Tim Cook and Bill Gates were on the list of potential Hillary Clinton VP’s

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Hillary Clinton was considering several tech leaders among a list of potential running mates, according to leaked emails supposedly from Clinton’s campaign manager John Podesta.

In an email sent March 17, 2016, Podesta mentions a “first cut” of those Clinton might consider as her vice president. In one section of that list, organized into “food groups” is Tim Cook, Bill and Melinda Gates, GM’s Mary Barra and Xerox’s Ursula Burns.

Wikileaks started releasing thousands of what it says are Podesta’s emails in early October and has said it will continue to release more of them daily up until election day. While Podesta has not verified whether or not the content in the Wikileaks emails are real, he has acknowledged his emails have been hacked; pointing the finger at Trump aide John Stone and accusing him of aiding Wikileaks founder Julian Asange.

The email also mentions Starbucks CEO Howard Schultz, Coca-Cola’s Muhtar Kent and Clinton’s now running mate Tim Kaine. Clinton’s primaries foe Bernie Sanders also made the list but is mentioned at the very bottom and not grouped with anyone else.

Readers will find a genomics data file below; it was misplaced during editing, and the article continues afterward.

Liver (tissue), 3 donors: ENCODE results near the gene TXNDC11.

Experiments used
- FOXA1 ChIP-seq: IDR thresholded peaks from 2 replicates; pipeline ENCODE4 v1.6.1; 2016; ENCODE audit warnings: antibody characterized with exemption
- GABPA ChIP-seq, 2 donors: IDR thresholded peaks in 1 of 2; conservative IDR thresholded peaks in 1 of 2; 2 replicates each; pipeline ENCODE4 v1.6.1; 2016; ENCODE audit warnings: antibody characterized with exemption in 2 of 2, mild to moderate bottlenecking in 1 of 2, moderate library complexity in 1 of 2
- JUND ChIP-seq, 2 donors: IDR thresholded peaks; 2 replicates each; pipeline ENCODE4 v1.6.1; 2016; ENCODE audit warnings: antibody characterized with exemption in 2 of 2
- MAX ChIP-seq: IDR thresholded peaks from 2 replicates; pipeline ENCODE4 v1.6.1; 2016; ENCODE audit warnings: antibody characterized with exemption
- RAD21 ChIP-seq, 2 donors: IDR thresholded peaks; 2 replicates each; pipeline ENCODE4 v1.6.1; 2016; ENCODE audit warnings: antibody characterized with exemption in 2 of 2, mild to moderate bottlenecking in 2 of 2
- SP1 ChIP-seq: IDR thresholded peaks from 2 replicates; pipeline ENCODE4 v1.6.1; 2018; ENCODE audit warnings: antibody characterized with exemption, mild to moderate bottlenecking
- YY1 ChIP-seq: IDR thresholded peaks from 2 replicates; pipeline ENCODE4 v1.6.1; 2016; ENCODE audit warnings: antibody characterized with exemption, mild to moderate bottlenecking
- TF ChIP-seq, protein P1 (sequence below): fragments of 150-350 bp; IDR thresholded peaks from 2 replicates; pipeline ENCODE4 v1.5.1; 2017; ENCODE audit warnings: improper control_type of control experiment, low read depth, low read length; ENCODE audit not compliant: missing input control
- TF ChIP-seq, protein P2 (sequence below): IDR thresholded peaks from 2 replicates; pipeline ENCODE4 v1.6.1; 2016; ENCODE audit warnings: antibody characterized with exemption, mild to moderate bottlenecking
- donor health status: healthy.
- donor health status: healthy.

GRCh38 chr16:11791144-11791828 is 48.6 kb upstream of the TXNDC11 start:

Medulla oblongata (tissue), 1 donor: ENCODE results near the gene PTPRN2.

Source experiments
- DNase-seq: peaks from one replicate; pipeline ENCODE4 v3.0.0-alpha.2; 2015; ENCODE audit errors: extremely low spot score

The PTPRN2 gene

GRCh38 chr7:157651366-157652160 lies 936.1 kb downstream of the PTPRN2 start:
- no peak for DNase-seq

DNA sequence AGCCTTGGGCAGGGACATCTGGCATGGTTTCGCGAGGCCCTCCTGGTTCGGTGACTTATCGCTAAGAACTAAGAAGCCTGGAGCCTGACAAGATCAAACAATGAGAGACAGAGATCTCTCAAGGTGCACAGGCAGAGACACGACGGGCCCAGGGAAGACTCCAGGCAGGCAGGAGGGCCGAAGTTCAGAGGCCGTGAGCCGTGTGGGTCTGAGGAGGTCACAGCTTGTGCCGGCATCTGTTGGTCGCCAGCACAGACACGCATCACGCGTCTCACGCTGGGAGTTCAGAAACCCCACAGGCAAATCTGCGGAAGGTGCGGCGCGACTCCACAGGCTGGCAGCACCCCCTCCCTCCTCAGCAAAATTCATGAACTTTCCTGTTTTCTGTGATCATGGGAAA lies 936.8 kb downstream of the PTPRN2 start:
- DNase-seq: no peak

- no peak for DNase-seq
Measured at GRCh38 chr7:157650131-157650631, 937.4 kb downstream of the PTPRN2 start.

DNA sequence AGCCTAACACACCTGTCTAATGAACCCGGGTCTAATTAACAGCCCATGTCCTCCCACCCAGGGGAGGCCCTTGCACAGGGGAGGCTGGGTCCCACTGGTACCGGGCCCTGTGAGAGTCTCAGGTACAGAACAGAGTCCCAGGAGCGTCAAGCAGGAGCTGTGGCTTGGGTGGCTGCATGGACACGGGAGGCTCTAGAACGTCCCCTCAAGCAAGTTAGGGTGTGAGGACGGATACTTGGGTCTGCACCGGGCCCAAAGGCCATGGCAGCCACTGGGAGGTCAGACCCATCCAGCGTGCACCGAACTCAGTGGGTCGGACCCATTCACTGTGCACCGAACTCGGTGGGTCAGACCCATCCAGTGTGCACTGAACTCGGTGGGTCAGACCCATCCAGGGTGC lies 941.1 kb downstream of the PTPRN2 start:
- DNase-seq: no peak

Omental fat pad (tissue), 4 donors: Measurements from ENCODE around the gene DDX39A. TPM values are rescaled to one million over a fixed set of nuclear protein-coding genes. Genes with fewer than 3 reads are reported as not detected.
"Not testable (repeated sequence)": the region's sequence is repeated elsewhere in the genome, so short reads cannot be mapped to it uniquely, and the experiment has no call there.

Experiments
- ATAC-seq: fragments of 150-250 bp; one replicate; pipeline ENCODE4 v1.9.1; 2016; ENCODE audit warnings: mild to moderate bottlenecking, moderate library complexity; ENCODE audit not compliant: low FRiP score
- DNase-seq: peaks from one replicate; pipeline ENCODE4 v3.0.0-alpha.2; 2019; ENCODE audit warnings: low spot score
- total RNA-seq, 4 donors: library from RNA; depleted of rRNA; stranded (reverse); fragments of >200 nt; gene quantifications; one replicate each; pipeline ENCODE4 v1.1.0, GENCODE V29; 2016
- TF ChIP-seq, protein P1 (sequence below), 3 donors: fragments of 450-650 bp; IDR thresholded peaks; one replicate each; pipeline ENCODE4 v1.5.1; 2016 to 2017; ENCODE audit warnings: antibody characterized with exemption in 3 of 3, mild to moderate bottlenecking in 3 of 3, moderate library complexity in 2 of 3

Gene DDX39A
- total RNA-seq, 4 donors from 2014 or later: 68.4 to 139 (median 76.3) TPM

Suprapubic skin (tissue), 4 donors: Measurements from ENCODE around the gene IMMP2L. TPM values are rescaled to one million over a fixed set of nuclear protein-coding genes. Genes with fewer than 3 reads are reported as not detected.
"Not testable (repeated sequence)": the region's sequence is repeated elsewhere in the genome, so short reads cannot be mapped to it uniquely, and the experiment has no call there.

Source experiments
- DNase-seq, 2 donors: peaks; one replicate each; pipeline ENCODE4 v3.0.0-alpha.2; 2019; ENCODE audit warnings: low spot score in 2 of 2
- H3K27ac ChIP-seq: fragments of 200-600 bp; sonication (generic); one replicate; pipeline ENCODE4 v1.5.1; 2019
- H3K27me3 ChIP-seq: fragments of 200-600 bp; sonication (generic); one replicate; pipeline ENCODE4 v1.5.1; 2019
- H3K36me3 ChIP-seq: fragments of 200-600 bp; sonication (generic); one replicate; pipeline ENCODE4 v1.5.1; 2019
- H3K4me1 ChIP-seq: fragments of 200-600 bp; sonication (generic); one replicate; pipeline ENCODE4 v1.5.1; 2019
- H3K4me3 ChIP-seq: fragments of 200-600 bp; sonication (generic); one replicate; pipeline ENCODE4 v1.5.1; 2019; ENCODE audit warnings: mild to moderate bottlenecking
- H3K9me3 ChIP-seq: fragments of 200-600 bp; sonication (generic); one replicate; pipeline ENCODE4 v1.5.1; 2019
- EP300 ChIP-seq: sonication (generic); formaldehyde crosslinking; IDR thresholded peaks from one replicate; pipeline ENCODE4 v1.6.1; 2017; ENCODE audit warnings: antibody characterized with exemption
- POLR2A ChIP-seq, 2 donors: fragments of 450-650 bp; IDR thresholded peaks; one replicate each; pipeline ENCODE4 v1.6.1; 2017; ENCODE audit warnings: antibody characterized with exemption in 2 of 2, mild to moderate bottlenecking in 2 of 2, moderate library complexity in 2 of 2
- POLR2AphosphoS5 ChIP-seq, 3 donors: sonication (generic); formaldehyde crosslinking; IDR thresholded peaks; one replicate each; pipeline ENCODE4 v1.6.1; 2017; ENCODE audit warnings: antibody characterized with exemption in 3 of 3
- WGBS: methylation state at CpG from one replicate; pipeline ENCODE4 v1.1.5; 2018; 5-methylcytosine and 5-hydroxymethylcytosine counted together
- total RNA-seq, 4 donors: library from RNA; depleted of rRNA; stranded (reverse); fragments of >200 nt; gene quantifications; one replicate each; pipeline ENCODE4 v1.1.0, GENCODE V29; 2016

Some of those listed in the tech bucket may have made the first draft due to both their influence in Silicon Valley and their relationship with the candidate. Clinton has been cozy with Silicon Valley and vice versa — several, including Tim Cook have held sizeable fundraisers for the Clinton campaign.

However, none of the named tech leaders have the political experience needed and may have been strategic picks who could add to the campaign’s coffers rather than become serious contenders.

You can see that possible strategy at work in another leaked email on the site dated June 20, which shows Cook had requested a one-on-one with Clinton.

“I think this is one we should proceed cautiously. He’s supportive but new to this so I think we shouldn’t come on too strong,” Clinton’s head of fundraising Lindsay Roitman wrote to another staffer, chief technology officer Stephanie Hannon.

The U.S. government has formally accused Russia of aiding Wikileaks in hacking the Democratic National committee’s emails in order to influence the election. The Clinton campaign has further accused Wikileaks of taking part in the scheme, suggesting the Trump campaign knew about the leaks ahead of time.